Inventory – Other Issues
Key Things to Know
Key Things To Know
Lower of Cost or Market (LCM):
Inventory cannot be reported at a value greater than future probable benefit from selling the asset.
Report a loss in value in the period the loss occurs (or is identified) and not in the period inventory is sold
Use LCM to determine the amount of lost value:
Inventory cannot be valued higher than the net cash flows or lower thanthe cost that gives a normal profit
Cost: Historical cost of inventory items using FIFO, LIFO, Ave cost, etc.
The middle amount of the following 3 terms (if LIFO)
Net Realizable Value (if FIFO or average cost):
Replacement cost: The current purchase price to replace the item
Net Realizable Value (NRV)
(can’t be higher than “ceiling”):
NRV = selling price less cost to dispose/sell
NRV less Normal Profit Margin
(can’t be lower than “floor”).
LCM when using LIFO method: Determine “market”
Determine “Replacement cost”, “NRV”, and “NRV – Profit”
The middle amount considered “Market”
Compare “Market” to “Cost”: the lowest amount is LCM
Compare “LCM” to “Cost”: when cost is higher, write down to LCM
Write inventory down to market:
Allowance for Inventory Loss
LCM can be applied to individual items, groups of items, or to total inventory
Determine “market” for each item.
Compare market and cost for each item
Put the lowest amount in the LCM column.
Each item will have an amount in the LCM column
Total the LCM column and compare to total cost.
Total each of the 3 market items for each group
Determine a market for each group only.
Compare the market for the group to total cost for each group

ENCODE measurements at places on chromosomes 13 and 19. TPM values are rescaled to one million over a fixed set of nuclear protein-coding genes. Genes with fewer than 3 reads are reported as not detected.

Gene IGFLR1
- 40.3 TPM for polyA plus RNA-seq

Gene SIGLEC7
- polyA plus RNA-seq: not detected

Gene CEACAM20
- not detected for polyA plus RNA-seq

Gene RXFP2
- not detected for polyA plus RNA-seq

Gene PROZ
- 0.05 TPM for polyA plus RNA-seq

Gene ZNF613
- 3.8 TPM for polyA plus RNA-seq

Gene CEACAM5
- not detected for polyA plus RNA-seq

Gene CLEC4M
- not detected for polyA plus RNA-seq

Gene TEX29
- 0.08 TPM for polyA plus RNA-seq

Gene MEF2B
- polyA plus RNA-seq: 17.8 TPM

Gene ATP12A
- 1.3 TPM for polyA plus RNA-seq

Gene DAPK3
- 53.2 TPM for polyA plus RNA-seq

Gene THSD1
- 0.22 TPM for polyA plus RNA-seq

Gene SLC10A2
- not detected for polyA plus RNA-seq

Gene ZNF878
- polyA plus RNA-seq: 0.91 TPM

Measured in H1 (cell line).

Put the lowest in the LCM column.
The amounts in the LCM column will be a total for each group.
Total the amounts in the LCM column and compare to total cost.
Determine the total for each of the three categories
Determine the “market” for the total only.
Compare the total for the market to the total cost.
Put the lowest total amount in the LCM column.
The amount in the LCM column will be a total amount only (no items or groups)
Compare total LCM to the total cost total
LCM when using FIFO or Average: Net Realizable Value is “market”
Initially value inventory at cost using FIFO or average cost
(NOT LIFO or retail inventory method).
Net Realizable Value = Sales Price – Cost to Sell
Compare cost to net realizable value and adjust inventory down to net realizable value if net realizable value is lower.
Apply to individual items, groups, or in total
lower of cost or NRV
The journal entry to reduce inventory to probably future economic benefit (market) is the same as for Lower of Cost or Market.
Use the “Gross Profit Method” to estimate the $ value of Inventory when:
1) Use the periodic method
2) No physical count is done
Gross Profit Method:
The following information must be provided:
|GP / Sales = GP %||(Estimated historical rate)|
|1st:||Calculate goods available for sale (GAS) (beginning inventory + purchases)|
|2nd:||Compute CGS by taking sales x GP% to get GP and back into CGS|
|3rd:||GAS less CGS = EI (at cost) Cost is what is reported on the balance sheet.|
1st = GAS
– CGS Plug
= GP 2nd, compute sales x GP%, plug to get CGS, put above
3rd: GAS – Estimated CGS = Estimated ending inventory at cost
The purpose of the Gross Profit Method is to estimate the value of ending inventory to be reported on the balance sheet.
Retail Inventory Method: Cost column and Retail column